Shechita - Religious Slaughter
The basic rules about which animals & birds are kosher are set out in Leviticus, chapter 11.
Animals must have cloven hooves and chew the cud, for example goats, sheep & cattle. The Torah lists only the birds which are forbidden to eat, such as ostriches, owls and vultures. We cannot be sure, however, of the true identity of the species listed. By tradition, we can only eat poultry such as duck, chicken, goose and turkey.
Shechita and Bedikos:
Kosher meat and poultry must be prepared by shechita, a swift cut by a razor-sharp knife, which Jews believe to be the most painless means of slaughtering an animal. Only highly trained Jewish personnel can be Shochtim (slaughterers). After shechita, the animal must undergo a thorough inspection (bedika) to check if there are any blemishes to the lungs which according to Jewish law render it unkosher. The inspection of cattle and lamb is a rigorous procedure to check the lungs both whilst still within the animal and then another inspection once it has been removed.
This is where the term ‘glatt kosher’ comes from. In the case of cattle, if the lung is free of adhesions, it is termed ‘glatt’ - smooth. If there are adhesions, the animal may still be kosher, though not glatt, provided these leave no hole when they are taken off. With regards to poultry, the lungs, intestines and the tendon junctions are inspected to ensure they are no blemishes making the bird unfit for Kosher.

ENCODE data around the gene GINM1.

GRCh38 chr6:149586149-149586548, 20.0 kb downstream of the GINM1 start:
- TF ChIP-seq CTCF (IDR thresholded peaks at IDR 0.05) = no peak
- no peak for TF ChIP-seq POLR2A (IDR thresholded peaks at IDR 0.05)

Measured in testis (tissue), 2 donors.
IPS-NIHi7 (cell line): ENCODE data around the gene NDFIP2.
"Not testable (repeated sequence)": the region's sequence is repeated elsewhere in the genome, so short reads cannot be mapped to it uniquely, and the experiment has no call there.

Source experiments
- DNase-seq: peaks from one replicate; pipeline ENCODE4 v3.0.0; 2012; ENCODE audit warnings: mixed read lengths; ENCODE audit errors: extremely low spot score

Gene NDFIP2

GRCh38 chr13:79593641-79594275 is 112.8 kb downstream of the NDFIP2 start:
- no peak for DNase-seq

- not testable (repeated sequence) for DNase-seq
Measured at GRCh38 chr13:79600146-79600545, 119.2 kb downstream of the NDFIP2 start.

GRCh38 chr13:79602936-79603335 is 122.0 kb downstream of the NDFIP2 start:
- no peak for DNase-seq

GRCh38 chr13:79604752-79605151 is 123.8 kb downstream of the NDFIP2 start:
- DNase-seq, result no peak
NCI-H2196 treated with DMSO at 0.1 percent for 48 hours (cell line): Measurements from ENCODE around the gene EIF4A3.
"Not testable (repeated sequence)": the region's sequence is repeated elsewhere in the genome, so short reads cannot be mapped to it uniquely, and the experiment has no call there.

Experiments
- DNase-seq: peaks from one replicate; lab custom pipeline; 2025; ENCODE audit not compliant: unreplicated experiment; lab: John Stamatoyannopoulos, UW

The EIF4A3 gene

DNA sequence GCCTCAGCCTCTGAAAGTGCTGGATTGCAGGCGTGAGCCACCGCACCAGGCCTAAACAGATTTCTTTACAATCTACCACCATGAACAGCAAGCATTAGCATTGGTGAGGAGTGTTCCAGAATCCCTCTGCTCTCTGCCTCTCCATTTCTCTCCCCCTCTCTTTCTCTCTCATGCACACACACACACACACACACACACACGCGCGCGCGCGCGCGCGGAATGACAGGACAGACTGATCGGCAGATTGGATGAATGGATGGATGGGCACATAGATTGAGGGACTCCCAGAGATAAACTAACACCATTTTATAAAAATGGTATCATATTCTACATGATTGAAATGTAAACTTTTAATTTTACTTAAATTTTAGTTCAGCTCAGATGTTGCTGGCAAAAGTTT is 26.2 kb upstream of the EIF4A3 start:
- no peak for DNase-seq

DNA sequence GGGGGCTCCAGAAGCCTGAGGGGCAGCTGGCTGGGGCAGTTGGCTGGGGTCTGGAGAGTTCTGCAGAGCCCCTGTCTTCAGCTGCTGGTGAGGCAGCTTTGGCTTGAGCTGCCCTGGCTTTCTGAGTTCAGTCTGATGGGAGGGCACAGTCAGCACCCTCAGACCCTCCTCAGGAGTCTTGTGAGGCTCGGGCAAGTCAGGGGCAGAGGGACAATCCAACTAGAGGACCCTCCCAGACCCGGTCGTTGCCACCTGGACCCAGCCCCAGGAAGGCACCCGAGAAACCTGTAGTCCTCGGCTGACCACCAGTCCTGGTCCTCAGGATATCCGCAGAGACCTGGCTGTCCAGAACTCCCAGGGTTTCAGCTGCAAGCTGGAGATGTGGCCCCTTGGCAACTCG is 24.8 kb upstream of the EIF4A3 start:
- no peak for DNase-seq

Nikur - Porging (Beef & Lamb)
With regards to Beef and Lamb, there is another process - nikur, porging. This entails the removal of a number of veins and forbidden fats. Because porging is so tricky in the hindquarters of an animal, it is not carried out in most Diaspora communities and this part of the animal is sold to the non-Jewish market. The porging is a specialised job which must be carried out by someone highly trained.
Melicha - Salting
Finally, to be fit for kosher use, both Beef and poultry must be drained of any remaining blood - the consumption of which is strictly forbidden by the Torah. That is why it must be soaked and salted before food preparation.
To ensure that the Kosher consumer is indeed eating Kosher Meat and Poultry, they must be doubled sealed until consumption using personalised seals provided by the Kosher certifier.
Rabbi checking the knife
Inspection of tendon junction
Checking the lungs
Checking the intestines
Checking the lungs of cattle